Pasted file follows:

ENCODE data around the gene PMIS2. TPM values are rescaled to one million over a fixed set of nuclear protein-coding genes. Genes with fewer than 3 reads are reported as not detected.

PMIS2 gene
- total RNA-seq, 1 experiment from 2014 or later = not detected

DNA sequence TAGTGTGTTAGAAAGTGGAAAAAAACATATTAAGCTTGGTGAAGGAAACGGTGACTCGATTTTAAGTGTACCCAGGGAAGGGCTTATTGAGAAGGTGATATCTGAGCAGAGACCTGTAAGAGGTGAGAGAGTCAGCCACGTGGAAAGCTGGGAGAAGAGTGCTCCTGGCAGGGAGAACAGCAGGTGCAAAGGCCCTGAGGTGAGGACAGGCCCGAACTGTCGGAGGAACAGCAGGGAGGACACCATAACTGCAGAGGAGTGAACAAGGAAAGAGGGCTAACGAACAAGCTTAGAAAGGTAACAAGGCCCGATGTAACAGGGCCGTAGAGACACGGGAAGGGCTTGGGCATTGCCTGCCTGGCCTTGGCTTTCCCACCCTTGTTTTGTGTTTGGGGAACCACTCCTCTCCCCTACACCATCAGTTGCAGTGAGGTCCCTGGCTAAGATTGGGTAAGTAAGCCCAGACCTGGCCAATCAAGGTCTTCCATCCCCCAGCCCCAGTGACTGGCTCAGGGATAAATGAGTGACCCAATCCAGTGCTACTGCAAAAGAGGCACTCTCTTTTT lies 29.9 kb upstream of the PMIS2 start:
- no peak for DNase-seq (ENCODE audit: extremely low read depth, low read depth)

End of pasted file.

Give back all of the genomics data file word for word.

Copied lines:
ENCODE data around the gene PMIS2. TPM values are rescaled to one million over a fixed set of nuclear protein-coding genes. Genes with fewer than 3 reads are reported as not detected.

PMIS2 gene
- total RNA-seq, 1 experiment from 2014 or later = not detected

DNA sequence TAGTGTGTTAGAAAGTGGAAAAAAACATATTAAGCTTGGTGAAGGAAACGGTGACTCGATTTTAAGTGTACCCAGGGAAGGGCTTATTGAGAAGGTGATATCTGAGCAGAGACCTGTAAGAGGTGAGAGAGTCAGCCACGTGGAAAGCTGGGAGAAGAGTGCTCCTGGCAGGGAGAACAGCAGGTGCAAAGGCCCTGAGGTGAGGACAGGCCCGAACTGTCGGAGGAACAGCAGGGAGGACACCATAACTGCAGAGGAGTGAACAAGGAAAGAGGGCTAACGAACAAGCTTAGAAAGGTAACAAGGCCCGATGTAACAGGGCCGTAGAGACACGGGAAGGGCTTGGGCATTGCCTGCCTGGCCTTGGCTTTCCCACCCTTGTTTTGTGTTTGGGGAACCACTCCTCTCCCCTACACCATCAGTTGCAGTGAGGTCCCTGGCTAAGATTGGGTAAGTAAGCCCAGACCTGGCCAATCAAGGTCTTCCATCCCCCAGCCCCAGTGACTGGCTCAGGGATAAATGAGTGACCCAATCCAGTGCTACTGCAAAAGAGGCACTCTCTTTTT lies 29.9 kb upstream of the PMIS2 start:
- no peak for DNase-seq (ENCODE audit: extremely low read depth, low read depth)